The World Council of Churches (WCC), an international Christian ecumenical organization, recently released a free PDF, Love To Share, that explores the role Christianity and the church play in relation to intellectual property. Love To Share is released under a CC BY-NC-ND license and contains some incredibly well-written text that explains our licenses and how they intersect with the goals of the WCC:
[T]he present copyright legal system tends to emphasize the protection of an author/creator’s work rather than promoting a “bridge” to let ideas ﬂow […] Creative Commons licences give you the ability to dictate how others may exercise your copyright rights, such as the right of others to copy your work, make derivative works or adaptations of your work, to distribute your work and/or make money from your work. They do not give you the ability to restrict anything that is otherwise permitted by exceptions or limitations to copyright—including, importantly, fair use or fair dealing—nor do they give you the ability to control anything that is not protected by copyright law, such as facts and ideas.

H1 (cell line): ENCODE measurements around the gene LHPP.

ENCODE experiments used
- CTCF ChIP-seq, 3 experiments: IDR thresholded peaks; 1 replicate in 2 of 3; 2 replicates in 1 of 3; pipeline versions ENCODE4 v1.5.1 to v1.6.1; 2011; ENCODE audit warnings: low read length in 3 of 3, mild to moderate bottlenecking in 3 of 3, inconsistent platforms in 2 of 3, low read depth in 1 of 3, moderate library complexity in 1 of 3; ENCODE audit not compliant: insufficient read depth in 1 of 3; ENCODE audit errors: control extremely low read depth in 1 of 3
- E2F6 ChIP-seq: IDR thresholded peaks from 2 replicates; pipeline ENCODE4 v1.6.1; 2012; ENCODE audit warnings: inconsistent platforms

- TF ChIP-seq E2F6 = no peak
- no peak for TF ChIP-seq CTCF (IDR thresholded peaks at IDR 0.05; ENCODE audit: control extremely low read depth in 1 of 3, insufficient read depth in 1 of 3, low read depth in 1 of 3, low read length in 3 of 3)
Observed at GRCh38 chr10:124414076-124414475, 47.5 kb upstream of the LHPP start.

Creative Commons licences are attached to the work and authorize everyone who comes in contact with the work to use it consistent with the licence. This means that if Bob has a copy of your Creative Commons-licensed work, Bob can give a copy to Carol and Carol will be authorized to use the work consistent with the Creative Commons licence. You then have a licence agreement separately with both Bob and Carol.